Feeling at home with the VUCA culture

VUCA stands for volatile, uncertain, changing and ambiguous. This term is commonly used in the business world, especially when it comes to collaborators skills development. Corporates demand employees to be trained to surf the VUCA reality.

Nayoung Lee and Pepe Macias

I am blind and I believe most people with disability were born naturally VUCA. There are very few inclusive societies where PwD can develop at full capacities. Therefore, being a minority – which most of the time is marginalized - we have to deal with volatile, uncertain, changing and ambiguous conditions.

But many times, we want to escape from our VUCA context. There are organizations – as DSE – making great efforts to achieve job inclusion for PwD. And most of the PwD I know – including myself – would be delighted to enjoy some job stability.

But there are always exceptions. I recently visited the Dialogue in the Dark venue in London. I spent some nice time with the blind guides there. Among the London guides there is Nayoung Lee from Seoul. This blind lady used to be a teacher in South Korea until she recently moved to London. In fact, she had worked as DiD guide in a temporary exhibition in Seoul back in 2008. Now she is back to DiD in London and talking with her was a great insight.

DSE: How was being a teacher in Seoul?

NL: “In South Korea there is the opportunity for blind people to become public education teachers. There is a law and the needed legal control, so companies and government entities have to employ people with disability. It means stability. You are employed by the government; you get a good salary and good pension. It is a job where you can spend all your life if you want.”

DSE: But despite this you moved to London.

NL: Well, as a teacher in South Korea I could not be creative. The educational system is rigid. Making changes there is not that easy. You don’t get a lot of support from colleagues. The system would love to get rid of us even though we pass the exams. However, it is a great mental and emotional pressure to ask for help all the time and feel pity from colleagues. Must of the people with disability just continue and try to find some meaning to what they do. But I am a creative and curious person. Furthermore, I love traveling. As a teacher I was able to travel only during summer holidays.”

DSE: So, I understand you were feeling limited in your country.

NL: Absolutely. That is why I decided to spend my savings and come to London to study. It was a big difficult decision for me. My parents weren’t happy about it. They wanted stability for me as a blind woman. But I didn’t want that stability at that price. I wasn’t happy being a teacher. I was pushed to that option in order to achieve life stability.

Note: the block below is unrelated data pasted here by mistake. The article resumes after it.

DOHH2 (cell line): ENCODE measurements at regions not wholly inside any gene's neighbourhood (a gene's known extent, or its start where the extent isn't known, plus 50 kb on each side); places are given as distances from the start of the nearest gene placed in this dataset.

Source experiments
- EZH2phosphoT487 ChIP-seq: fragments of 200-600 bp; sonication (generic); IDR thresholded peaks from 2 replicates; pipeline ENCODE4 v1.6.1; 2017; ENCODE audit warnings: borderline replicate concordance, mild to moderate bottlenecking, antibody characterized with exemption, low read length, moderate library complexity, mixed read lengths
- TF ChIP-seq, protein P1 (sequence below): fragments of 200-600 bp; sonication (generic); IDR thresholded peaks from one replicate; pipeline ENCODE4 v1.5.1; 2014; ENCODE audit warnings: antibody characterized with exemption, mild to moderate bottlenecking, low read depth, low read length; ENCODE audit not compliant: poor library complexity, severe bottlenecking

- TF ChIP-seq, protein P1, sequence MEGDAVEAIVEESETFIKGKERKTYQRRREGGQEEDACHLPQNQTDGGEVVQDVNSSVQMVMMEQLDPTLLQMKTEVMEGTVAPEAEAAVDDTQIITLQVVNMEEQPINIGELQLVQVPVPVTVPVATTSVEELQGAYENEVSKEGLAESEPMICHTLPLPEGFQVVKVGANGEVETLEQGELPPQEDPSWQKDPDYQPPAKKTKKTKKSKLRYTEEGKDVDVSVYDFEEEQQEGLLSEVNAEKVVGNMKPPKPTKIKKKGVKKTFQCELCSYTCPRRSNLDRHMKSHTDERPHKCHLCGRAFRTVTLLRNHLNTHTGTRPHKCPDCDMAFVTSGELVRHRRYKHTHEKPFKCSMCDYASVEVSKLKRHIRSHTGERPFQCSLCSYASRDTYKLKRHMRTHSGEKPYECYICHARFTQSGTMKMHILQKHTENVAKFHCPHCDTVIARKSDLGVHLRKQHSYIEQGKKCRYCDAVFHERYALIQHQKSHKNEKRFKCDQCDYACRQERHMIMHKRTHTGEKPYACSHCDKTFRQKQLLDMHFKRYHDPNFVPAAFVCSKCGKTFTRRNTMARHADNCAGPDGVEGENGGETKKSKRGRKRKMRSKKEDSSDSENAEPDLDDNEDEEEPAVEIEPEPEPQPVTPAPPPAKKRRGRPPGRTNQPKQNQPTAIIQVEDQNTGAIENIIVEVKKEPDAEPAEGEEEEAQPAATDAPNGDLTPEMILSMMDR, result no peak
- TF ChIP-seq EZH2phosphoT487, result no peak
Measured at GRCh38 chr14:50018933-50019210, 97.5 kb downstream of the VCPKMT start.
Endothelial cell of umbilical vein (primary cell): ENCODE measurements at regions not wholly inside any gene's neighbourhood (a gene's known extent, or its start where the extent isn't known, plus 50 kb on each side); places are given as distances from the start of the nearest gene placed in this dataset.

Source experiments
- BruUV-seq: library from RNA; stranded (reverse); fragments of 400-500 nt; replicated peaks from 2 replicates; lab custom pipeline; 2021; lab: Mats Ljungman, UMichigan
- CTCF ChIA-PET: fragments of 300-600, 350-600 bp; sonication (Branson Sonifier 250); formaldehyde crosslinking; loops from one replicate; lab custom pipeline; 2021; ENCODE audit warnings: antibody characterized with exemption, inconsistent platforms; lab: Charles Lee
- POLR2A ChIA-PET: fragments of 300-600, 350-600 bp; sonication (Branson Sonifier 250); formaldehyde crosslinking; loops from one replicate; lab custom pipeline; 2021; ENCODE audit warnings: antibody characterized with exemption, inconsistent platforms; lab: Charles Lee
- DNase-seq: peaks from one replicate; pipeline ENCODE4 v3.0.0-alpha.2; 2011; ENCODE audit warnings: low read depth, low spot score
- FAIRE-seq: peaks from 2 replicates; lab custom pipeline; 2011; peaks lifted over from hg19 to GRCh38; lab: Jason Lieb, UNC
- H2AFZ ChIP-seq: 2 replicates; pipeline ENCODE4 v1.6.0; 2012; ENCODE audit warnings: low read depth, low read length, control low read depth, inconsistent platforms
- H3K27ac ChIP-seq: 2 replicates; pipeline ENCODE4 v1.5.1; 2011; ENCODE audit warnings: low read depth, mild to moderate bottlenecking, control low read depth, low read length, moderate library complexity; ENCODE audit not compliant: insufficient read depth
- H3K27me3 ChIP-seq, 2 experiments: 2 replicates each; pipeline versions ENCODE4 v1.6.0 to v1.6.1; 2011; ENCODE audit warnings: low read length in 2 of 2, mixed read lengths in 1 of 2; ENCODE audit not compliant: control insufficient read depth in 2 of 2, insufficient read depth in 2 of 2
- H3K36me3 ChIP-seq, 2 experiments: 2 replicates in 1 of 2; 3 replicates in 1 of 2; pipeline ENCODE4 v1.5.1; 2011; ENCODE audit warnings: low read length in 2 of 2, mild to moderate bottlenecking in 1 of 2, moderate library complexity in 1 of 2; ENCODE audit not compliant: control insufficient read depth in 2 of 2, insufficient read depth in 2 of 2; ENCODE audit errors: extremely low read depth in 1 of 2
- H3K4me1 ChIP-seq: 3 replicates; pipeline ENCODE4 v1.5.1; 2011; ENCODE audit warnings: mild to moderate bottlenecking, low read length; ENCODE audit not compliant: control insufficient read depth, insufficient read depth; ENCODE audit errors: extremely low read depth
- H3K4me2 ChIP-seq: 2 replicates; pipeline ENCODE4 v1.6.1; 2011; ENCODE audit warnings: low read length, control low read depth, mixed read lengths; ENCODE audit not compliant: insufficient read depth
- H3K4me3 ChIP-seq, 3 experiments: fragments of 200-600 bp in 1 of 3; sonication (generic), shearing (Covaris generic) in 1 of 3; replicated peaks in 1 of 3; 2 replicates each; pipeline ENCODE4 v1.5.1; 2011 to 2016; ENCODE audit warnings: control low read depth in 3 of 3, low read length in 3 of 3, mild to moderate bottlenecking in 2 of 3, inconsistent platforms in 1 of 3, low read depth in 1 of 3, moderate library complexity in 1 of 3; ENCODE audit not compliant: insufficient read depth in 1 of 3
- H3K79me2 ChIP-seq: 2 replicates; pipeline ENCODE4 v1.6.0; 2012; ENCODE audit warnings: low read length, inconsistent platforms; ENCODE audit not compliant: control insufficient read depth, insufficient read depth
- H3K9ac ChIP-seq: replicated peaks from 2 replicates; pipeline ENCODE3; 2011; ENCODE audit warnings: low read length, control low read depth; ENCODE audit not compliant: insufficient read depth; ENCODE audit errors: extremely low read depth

DSE: And what do you do in London?

NL: Guiding at DiD is fascinating for me. I meet a lot of new people and I feel creative. Furthermore, in London I have access to many cultural options such as concerts and museums and I love that.

DSE: What else do you want to do in London besides DiD?

NL: I have to restructure myself. I didn’t want to be a teacher. I think I would love to promote culture, maybe organizing cultural events for blind people. I love traveling and I would like to be involved on that too. I have not regret from my decision of coming to London. But I have to find my way here.

DSE: What was your last trip?

NL: One week ago, I took the Eurostar together with two more blind friends and went to Belgium. It was fun. We visited Brussels and some other towns.

DSE: What is your strategy to travel as a blind person?

NL: “Not much of a strategy. The first step is to go out of home. The rest will come. Nowadays you can use your GPS accessible apps on your phone. And when you are with your cane in the street there is always someone to help you. But I would love to create a platform or a community to facilitate independent traveling for blind people. It is nice to travel with a sighted person. But sometimes we also want to travel by ourselves.”

DSE: how do you imagine that?

NL: “I am not sure. There is TravelingEyes in the UK. That is an organization who partner blind persons wanting to travel with sighted travelers. But there is something I don’t like in the way they operate. If the trip cost 200 pounds for both persons, the blind traveler will pay 130. So, you end up paying more as a person with disability.”

DSE: Sounds not that fair. Why don’t you look for a magazine to sponsor your trips and you write articles about it? I am sure a creative narrative from a blind traveler would be cool for sighted readers.

NL: I have to think about it but sounds like a good plan!

I was amazed to have this conversation with Nayoung. Often, I still assume that people with disability dream about jumping from their VUCA reality to job stability. And maybe it is true in many cases. However, people with disability are absolutely able to surf the VUCA world and still feel at home. Why not going beyond the boundaries of stability?